Summoned for Christmas

Getting a summons for driving without due care and attention just added insult to injury,  I had been knocked unconscious, fractured ribs, vertebrae, punctured my lung and my left kidney. But my letter advised me that it would go better for me if I admitted culpability.  I felt hurt and not a little grievous.         

So when the magistrate, a pleasant enough lady about my age, asked ‘Do you plead Guilty or Not Guilty?’, I looked at her with what I thought was an innocent smile and replied ‘Can I plead Don’t know?’  She stared at me, heavy lidded. Undeterred, I went on to explain that I could not remember anything about the accident.  The time from filling up with petrol in Fulwood and coming to in the ambulance has been erased.  It still is.  How wonderful it would be if everything else could be erased like that.

Warming to my theme with a degree of righteous indignation, I indicated that that particular road junction was difficult.  The independent witness had drawn attention to the tall grasses that obscured vision, the junction is at an angle and at the top of a hill, so you had to look over your left shoulder to see anybody coming up from Sheffield while cars coming the other way could disappear into dead ground. Besides I hadn’t received the prosecution witness statement.      

I was clearly perceived as being awkward.  Moi?  A doctor and therapist; a model of compliance and understanding – the very idea!  Heads edged together as the bench  decided what to do. Then with anxiety glinting in her eyes and a calm politeness that indicated caution, the good lady advised that I get a solicitor to represent me and return on the 18th, just a week before Christmas. I bowed to the court and departed with dignity.   

Mr Johnson was about my age, somewhat overweight with bluff, friendly manner;  Rumpole of The Wicker.  He looked me in the eyes, ‘Well, doctor, there’s no point in trying to defend this.  They will screw you for every penny they can.  You can’t win.  You’re a professional, you are perceived as rich and relatively privileged.  It’s not fair, but who said society was fair?  Best to plead guilty, explain the mitigation and accept three more points on your licence. I can come and do that for you if you like. It’ll cost you seventy pounds.’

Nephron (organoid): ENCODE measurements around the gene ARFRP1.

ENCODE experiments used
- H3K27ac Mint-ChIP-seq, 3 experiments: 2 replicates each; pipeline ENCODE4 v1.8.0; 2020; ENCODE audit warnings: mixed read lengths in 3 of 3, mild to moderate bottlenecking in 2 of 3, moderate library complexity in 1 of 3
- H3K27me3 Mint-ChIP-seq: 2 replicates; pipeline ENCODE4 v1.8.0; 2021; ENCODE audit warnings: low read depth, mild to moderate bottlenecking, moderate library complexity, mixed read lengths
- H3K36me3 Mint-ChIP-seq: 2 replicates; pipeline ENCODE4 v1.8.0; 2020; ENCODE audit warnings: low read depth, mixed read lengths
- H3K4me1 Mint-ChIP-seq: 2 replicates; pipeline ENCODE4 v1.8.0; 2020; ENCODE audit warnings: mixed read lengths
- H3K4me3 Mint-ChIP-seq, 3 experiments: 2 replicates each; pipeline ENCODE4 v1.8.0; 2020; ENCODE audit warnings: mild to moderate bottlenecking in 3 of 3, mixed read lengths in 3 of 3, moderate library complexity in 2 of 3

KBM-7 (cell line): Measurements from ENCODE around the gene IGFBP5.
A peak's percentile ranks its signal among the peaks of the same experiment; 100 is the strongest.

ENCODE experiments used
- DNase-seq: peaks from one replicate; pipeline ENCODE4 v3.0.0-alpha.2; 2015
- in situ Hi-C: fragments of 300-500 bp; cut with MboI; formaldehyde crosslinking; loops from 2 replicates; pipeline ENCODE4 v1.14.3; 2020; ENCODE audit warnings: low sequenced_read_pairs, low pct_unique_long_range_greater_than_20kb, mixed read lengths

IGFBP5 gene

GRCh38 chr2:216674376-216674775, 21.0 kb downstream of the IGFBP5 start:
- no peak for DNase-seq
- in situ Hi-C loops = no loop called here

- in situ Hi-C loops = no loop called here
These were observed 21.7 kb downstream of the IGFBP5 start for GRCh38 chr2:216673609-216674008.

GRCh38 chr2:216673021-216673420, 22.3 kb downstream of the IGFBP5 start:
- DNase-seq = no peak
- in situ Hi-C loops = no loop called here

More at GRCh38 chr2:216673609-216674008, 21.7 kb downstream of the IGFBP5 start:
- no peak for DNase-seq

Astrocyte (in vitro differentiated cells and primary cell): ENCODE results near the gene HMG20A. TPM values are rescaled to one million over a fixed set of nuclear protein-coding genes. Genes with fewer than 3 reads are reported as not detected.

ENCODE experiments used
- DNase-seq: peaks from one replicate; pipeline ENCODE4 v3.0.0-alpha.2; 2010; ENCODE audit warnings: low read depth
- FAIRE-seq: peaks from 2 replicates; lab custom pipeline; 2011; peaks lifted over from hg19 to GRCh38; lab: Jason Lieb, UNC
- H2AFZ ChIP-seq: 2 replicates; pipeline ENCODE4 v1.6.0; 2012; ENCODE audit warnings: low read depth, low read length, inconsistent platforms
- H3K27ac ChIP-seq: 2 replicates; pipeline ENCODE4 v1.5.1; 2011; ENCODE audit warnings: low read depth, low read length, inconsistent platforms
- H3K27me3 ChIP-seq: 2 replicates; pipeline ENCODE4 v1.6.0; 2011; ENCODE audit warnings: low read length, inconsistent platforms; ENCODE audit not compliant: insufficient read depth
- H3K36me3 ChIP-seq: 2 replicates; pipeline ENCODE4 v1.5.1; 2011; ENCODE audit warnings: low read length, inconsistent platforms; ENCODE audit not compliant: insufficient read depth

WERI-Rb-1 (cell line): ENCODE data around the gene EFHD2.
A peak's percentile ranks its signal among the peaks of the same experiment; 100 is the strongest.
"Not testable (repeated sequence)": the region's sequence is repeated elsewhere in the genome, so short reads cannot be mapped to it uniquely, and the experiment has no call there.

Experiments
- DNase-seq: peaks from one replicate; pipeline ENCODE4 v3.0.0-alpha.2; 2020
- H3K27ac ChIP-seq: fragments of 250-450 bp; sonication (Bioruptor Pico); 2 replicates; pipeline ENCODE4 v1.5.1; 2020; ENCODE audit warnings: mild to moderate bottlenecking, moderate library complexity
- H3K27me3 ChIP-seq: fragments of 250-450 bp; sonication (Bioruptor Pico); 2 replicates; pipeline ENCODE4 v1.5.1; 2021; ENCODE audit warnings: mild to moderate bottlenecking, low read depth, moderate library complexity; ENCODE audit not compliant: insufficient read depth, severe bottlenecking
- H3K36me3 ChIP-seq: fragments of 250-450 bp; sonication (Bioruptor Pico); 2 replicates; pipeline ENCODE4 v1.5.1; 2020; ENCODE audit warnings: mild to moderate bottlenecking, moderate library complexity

That agreed, he expounded on how much the law bends over backwards to protect the criminal.  ‘You can stamp on somebody’s head on a Saturday night in the Wicker, spend a night in the cells, and they’ll fine you a hundred quid.  I received a parking fine of £70 for leaving my car in the road round the back. I asked the officer if I could pay him an extra ten pounds and go in and rob ASDA, because that would only incur a fine of £80. But the law doesn’t treat decent, honest middle class people very well. And you won’t get legal aid.  You’ll have to pay for everything.’  

He picked up his blackberry, stubbed at the keys with pudgy fingers but couldn’t get through.  He held it at arms length and stared at it cross eyed as if trying to hypnotise it into submission. He looked at me, sighed, jabbed at the object in his hand.   ‘And this is the magistrates court.  They’ll play me music in a minute!’   

‘But don’t these things drive you mad.  I was at my doctor’s the other day.  As soon as I came in, he started typing away on his computer.  ‘Nigel, I said, look at me, look at me!’  I could have had a heart attack while he was typing away and he wouldn’t have noticed.  And if eventually he did, he would have written his report first and only then called the ambulance!’

‘The world has changed, doctor, changed beyond recognition.  And we’re seen as dinosaurs.  Nobody seems to understand any more.  And nobody knows anything!  None of my staff know their times table.  Do you believe it?  What are seven sixes – I ask and they look at me blankly and say ‘Dunno.’  He raised his eyes to the ceiling.  

We laughed!  It was ridiculous; no point in being too serious about it.  It was fun being grumpy for a bit. I’d found a kindred spirit, a friendly ghost of Christmas past – right out of Dickens. It was going to be a good Christmas after all.